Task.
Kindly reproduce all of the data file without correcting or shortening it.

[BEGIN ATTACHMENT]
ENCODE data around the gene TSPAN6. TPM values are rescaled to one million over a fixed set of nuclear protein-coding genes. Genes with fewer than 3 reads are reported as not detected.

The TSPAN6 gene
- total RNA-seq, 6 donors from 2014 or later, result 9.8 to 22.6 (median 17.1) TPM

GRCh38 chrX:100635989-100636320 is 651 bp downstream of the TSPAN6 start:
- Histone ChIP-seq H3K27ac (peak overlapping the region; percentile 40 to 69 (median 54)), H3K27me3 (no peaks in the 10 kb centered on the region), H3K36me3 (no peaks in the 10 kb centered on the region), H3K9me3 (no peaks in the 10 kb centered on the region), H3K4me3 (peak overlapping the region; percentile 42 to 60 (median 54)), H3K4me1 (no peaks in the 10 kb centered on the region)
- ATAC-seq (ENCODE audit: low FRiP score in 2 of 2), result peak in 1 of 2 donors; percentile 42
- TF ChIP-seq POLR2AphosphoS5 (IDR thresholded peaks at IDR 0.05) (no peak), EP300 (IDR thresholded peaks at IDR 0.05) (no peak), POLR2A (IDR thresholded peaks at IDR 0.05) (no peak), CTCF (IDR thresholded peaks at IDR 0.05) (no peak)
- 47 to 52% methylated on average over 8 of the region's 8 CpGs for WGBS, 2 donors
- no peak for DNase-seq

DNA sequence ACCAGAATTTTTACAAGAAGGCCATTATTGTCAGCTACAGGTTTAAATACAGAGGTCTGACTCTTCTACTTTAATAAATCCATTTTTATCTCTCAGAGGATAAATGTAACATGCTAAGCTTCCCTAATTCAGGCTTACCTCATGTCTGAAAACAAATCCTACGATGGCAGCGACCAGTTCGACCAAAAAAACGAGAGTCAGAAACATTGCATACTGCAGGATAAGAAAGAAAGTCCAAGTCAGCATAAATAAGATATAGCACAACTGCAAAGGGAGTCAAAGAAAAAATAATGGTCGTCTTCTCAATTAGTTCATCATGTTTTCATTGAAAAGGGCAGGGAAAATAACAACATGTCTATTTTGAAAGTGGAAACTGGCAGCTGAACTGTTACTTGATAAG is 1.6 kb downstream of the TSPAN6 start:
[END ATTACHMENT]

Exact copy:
ENCODE data around the gene TSPAN6. TPM values are rescaled to one million over a fixed set of nuclear protein-coding genes. Genes with fewer than 3 reads are reported as not detected.

The TSPAN6 gene
- total RNA-seq, 6 donors from 2014 or later, result 9.8 to 22.6 (median 17.1) TPM

GRCh38 chrX:100635989-100636320 is 651 bp downstream of the TSPAN6 start:
- Histone ChIP-seq H3K27ac (peak overlapping the region; percentile 40 to 69 (median 54)), H3K27me3 (no peaks in the 10 kb centered on the region), H3K36me3 (no peaks in the 10 kb centered on the region), H3K9me3 (no peaks in the 10 kb centered on the region), H3K4me3 (peak overlapping the region; percentile 42 to 60 (median 54)), H3K4me1 (no peaks in the 10 kb centered on the region)
- ATAC-seq (ENCODE audit: low FRiP score in 2 of 2), result peak in 1 of 2 donors; percentile 42
- TF ChIP-seq POLR2AphosphoS5 (IDR thresholded peaks at IDR 0.05) (no peak), EP300 (IDR thresholded peaks at IDR 0.05) (no peak), POLR2A (IDR thresholded peaks at IDR 0.05) (no peak), CTCF (IDR thresholded peaks at IDR 0.05) (no peak)
- 47 to 52% methylated on average over 8 of the region's 8 CpGs for WGBS, 2 donors
- no peak for DNase-seq

DNA sequence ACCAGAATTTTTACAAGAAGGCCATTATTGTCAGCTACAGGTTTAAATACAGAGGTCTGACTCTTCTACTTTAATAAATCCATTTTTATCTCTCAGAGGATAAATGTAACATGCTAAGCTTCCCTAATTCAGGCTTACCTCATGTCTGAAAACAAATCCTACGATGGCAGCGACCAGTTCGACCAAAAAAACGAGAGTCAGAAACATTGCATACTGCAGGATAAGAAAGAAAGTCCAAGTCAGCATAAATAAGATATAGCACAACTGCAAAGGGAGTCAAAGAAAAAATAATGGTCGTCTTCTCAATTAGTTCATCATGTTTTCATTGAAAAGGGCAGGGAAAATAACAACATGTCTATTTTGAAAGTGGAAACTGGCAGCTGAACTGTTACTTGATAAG is 1.6 kb downstream of the TSPAN6 start: